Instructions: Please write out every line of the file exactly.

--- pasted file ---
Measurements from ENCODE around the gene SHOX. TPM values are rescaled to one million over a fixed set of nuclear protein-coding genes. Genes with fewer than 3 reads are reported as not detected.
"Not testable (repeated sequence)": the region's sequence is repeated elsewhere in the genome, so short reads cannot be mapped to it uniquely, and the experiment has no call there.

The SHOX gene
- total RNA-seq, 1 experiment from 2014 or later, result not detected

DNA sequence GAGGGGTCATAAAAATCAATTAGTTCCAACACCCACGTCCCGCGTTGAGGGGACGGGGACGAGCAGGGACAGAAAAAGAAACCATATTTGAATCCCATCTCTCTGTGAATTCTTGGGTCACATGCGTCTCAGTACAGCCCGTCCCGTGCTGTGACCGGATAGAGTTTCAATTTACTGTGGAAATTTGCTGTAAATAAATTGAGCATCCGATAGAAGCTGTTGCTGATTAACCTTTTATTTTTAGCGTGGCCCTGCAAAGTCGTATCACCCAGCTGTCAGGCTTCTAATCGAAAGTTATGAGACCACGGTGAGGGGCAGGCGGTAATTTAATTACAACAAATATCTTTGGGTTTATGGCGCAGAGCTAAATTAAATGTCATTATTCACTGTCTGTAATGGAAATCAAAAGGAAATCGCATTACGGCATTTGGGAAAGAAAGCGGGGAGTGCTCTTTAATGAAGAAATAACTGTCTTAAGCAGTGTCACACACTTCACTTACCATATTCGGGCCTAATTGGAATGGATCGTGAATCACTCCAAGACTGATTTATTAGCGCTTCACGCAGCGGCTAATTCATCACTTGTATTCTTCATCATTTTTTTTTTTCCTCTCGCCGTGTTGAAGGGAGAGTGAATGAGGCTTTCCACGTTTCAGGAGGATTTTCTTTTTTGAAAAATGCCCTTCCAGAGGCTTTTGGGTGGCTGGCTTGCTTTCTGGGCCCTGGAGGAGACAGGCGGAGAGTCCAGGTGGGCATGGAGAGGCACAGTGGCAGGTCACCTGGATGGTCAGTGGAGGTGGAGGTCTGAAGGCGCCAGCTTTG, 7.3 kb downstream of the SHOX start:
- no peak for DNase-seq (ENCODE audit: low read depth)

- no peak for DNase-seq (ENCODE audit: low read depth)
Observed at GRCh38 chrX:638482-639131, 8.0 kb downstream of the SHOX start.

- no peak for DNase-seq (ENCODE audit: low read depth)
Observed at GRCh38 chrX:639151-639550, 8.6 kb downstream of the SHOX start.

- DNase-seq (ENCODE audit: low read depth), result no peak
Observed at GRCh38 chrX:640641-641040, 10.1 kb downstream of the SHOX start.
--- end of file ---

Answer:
Measurements from ENCODE around the gene SHOX. TPM values are rescaled to one million over a fixed set of nuclear protein-coding genes. Genes with fewer than 3 reads are reported as not detected.
"Not testable (repeated sequence)": the region's sequence is repeated elsewhere in the genome, so short reads cannot be mapped to it uniquely, and the experiment has no call there.

The SHOX gene
- total RNA-seq, 1 experiment from 2014 or later, result not detected

DNA sequence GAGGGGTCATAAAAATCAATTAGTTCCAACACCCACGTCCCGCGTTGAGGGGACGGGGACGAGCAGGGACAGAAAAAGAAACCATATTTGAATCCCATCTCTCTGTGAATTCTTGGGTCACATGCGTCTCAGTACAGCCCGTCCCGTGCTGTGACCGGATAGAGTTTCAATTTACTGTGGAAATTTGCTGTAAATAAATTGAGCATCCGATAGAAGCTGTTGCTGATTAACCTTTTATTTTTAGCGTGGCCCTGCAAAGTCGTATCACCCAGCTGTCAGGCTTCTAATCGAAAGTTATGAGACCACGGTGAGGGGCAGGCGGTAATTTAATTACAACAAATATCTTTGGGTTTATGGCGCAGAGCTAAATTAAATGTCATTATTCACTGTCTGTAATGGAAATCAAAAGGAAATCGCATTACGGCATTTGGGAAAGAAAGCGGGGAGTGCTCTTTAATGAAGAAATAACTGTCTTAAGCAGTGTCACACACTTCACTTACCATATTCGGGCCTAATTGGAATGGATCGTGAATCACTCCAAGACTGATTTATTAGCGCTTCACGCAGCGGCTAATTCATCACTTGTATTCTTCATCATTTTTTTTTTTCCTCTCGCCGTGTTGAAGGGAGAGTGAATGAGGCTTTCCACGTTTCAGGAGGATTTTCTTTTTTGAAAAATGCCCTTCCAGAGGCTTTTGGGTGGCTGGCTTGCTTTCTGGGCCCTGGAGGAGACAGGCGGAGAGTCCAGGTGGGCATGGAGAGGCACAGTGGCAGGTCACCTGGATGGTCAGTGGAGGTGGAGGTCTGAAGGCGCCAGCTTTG, 7.3 kb downstream of the SHOX start:
- no peak for DNase-seq (ENCODE audit: low read depth)

- no peak for DNase-seq (ENCODE audit: low read depth)
Observed at GRCh38 chrX:638482-639131, 8.0 kb downstream of the SHOX start.

- no peak for DNase-seq (ENCODE audit: low read depth)
Observed at GRCh38 chrX:639151-639550, 8.6 kb downstream of the SHOX start.

- DNase-seq (ENCODE audit: low read depth), result no peak
Observed at GRCh38 chrX:640641-641040, 10.1 kb downstream of the SHOX start.